The Red force, dubbed the ‘Royalist Fleet’, consists of all the currently operational dreadnought battleships and dreadnought armoured cruisers (later renamed battlecruisers) . It sails south from Rosyth to confront the Blue force, dubbed the ‘Parliamentary Fleet’, consisting of twice the number of pre-dreadnought battleships and armoured cruisers. The Red force includes the newest destroyers and the Blue force has a larger number of older destroyers. Both forces have scout cruisers of the latest operational classes.

The guns of the Invincible are penalized for the problems associated with the electrical turret mechanisms. These problems were never resolved, and the equipment was replaced with standard hydraulic gear in 1914. [Reference 2]

The code AI ran the blue side’s forces.

The sea conditions and orders of battle are listed on Page 1 of the Narrative file:


Force reports:


Plots and commentary:
The Red force cruising formation has the Invincible class ahead of the dreadnoughts, the destroyer flotilla stationed on the port bow of the flagship Dreadnought, and the scout cruisers in a line abreast screen ahead. The Blue force cruising formation has two battleship divisions in line ahead, two armoured cruiser divisions stationed ahead to port and starboard, two destroyer flotillas stationed abeam either side of the flagship Lord Nelson, and the scout cruisers in a line abreast screen ahead.
After the initial sightings, both sides deploy to port. The Red force attempts to use its speed advantage to gain a downwind position.

Once the battle lines open fire, the Blue force reverses direction to engage on parallel courses. Blue divisions adopt quarter line formations to allow following ships to be clear of the smoke from those ahead. This can be seen on the plot as parallel blue line segments. The Red heavy ships initially concentrate on the leading Blue battleships, but as the range closes and the Blue armoured cruisers’ fire becomes more effective, the Indomitable’s division shifts fire to the Warrior’s division. The leading Blue ships take significant damage, but the trailing Blue ships are firing undisturbed.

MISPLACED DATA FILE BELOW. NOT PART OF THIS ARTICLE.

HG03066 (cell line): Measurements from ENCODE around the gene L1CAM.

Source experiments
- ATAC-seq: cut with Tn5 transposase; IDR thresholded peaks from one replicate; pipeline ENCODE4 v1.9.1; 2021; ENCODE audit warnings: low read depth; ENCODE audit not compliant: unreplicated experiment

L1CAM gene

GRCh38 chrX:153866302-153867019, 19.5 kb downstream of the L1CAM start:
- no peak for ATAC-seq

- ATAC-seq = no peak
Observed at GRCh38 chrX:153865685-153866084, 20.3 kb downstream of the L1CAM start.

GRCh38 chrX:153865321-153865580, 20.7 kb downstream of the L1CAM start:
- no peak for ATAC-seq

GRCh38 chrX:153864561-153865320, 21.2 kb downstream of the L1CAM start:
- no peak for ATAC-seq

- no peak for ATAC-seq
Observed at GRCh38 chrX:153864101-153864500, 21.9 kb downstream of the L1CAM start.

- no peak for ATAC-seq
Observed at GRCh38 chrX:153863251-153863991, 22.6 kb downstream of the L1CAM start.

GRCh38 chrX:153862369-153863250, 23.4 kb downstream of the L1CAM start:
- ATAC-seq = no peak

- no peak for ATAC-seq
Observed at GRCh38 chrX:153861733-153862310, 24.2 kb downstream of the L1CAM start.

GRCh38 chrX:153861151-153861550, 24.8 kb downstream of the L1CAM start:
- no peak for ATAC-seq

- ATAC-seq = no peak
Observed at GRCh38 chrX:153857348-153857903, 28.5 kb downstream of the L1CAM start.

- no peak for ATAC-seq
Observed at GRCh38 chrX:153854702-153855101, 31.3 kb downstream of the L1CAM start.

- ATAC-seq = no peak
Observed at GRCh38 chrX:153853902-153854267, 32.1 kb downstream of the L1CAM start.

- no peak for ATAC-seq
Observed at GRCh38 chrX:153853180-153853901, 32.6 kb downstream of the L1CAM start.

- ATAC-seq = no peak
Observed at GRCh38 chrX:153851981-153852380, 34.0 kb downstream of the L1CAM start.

The faster Red force pulls ahead and edges to starboard to cross Blue’s line of advance. The Blue battle line turns away to keep gun arcs open. The scout cruisers fight their own battle between the lines, but the Blue scouts take damage from Red battleship secondary guns.

The Red force, having expended most of its armour piercing shells, and under threat from a visible Blue torpedo launch, turns away and makes smoke to break off the engagement.


End of game status:
The Red force of dreadnought type ships inflicted greater damage than it received, but left almost half of the Blue heavy ships undamaged. For the number of 12 inch shell hits, relatively little critical damage was inflicted. This was due to the defects of the shells, most of which exploded prematurely from the sensitivity of the lyddite filler, or shattered on face-hardened armour when striking at an angle from the perpendicular. It is possible that umpires of an actual fleet exercise would have judged many of the damaged ships to be sunk.
The short range of the torpedoes (3,000 yards maximum) made the destroyers ineffective in this scenario.


Gunnery logs:

References:
1. Fisher, Sir John, “Naval Necessities,” The Fisher Papers, Vol. II, page 149.
2. Roberts, John, “British Battlecruisers 1905-1920,” pages 84-85.

WW1 Naval – Goeben Ambush

1st Cruiser Squadron

This scenario, occasioned by a recent TMP discussion, assumes that the 1st Cruiser Squadron commanded by Troubridge was able to predict the future track of the Goeben and arrange a dawn attack on August 7th, 1914. The 1st and 2nd divisions of the 9th Flotilla have sufficient coal to accompany the cruisers and are positioned for a torpedo attack at first light. Neither of these conditions were likely. The Breslau was omitted from the scenario since she had separated from the Goeben the previous evening and did not rejoin until 10:30 am.

The code AI ran both side’s forces.

While the torpedo attack was evaded, the necessity for the Goeben to parallel the torpedo tracks for several minutes allowed the 1st Cruiser Squadron to close to around 4,ooo yards and achieve a significant number of damaging hits. At such short range, some lower hit probability reductions are applied (e.g., those for the concentration of several batteries on one target). Eventually the Goeben sinks, primarily due to flooding of the unarmored forward and aft portions of the ship. The Goeben’s speed loss was caused by flooding, and not by any direct hits on machinery spaces.

The sea conditions and orders of battle are listed on Page 1 of the Narrative file:


Force reports:


Plot

End of game status:

Gunnery logs: